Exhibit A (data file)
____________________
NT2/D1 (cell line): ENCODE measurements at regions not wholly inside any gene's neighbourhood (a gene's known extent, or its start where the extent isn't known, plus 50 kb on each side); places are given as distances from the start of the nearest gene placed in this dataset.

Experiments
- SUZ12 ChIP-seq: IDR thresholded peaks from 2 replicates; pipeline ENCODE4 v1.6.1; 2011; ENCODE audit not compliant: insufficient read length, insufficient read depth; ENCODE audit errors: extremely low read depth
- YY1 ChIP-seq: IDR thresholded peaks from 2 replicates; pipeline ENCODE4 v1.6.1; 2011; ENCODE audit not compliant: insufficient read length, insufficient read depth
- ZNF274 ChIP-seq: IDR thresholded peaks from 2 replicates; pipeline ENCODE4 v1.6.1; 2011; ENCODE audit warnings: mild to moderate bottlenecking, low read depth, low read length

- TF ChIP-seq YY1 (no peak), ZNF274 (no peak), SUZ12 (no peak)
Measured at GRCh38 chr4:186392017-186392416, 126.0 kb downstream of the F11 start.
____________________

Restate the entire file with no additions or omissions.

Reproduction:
NT2/D1 (cell line): ENCODE measurements at regions not wholly inside any gene's neighbourhood (a gene's known extent, or its start where the extent isn't known, plus 50 kb on each side); places are given as distances from the start of the nearest gene placed in this dataset.

Experiments
- SUZ12 ChIP-seq: IDR thresholded peaks from 2 replicates; pipeline ENCODE4 v1.6.1; 2011; ENCODE audit not compliant: insufficient read length, insufficient read depth; ENCODE audit errors: extremely low read depth
- YY1 ChIP-seq: IDR thresholded peaks from 2 replicates; pipeline ENCODE4 v1.6.1; 2011; ENCODE audit not compliant: insufficient read length, insufficient read depth
- ZNF274 ChIP-seq: IDR thresholded peaks from 2 replicates; pipeline ENCODE4 v1.6.1; 2011; ENCODE audit warnings: mild to moderate bottlenecking, low read depth, low read length

- TF ChIP-seq YY1 (no peak), ZNF274 (no peak), SUZ12 (no peak)
Measured at GRCh38 chr4:186392017-186392416, 126.0 kb downstream of the F11 start.